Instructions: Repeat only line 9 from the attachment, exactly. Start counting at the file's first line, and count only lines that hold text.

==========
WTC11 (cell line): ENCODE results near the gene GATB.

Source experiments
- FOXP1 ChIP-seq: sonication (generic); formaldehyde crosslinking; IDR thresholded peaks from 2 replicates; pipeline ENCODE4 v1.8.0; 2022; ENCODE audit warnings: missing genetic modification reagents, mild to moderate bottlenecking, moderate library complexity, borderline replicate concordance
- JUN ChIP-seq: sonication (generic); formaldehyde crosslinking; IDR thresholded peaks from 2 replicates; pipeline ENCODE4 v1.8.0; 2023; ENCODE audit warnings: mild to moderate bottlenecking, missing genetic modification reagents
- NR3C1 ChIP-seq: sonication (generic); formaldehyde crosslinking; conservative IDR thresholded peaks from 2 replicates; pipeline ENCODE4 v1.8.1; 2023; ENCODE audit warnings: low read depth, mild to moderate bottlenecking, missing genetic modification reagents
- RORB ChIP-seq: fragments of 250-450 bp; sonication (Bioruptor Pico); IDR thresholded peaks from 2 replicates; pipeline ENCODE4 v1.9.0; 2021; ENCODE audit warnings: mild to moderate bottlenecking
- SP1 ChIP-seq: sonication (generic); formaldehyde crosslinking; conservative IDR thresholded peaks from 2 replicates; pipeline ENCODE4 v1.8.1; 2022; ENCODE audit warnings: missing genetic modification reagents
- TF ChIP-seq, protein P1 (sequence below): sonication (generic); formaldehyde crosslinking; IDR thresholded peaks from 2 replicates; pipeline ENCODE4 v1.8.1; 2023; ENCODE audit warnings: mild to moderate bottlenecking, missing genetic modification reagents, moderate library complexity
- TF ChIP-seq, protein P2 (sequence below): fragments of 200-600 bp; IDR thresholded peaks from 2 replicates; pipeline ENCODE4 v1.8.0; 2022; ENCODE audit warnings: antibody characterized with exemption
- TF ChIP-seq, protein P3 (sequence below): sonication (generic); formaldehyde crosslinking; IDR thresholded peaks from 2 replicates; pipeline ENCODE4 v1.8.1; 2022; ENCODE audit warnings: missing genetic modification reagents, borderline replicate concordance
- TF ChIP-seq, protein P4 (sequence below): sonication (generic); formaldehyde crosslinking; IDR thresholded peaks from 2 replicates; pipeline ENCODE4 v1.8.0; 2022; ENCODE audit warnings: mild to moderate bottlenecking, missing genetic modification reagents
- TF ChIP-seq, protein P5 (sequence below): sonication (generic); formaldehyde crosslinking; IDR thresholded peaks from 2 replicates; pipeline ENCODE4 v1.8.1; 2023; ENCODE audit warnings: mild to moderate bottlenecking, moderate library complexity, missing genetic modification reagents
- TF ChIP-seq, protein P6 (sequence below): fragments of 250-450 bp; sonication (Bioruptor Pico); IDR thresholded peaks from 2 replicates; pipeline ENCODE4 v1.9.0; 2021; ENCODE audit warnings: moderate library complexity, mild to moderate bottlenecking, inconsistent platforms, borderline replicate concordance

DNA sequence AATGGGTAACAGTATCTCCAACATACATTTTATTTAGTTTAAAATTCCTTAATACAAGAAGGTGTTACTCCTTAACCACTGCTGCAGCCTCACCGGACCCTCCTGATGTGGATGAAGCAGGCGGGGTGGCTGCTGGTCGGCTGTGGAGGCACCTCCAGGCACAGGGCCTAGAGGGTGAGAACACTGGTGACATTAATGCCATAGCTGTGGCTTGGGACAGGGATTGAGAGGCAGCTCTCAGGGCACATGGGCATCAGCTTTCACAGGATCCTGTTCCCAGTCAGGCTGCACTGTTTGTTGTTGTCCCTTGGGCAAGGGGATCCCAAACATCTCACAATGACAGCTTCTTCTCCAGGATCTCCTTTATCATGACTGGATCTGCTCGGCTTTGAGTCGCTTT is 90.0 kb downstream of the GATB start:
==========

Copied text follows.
- TF ChIP-seq, protein P2 (sequence below): fragments of 200-600 bp; IDR thresholded peaks from 2 replicates; pipeline ENCODE4 v1.8.0; 2022; ENCODE audit warnings: antibody characterized with exemption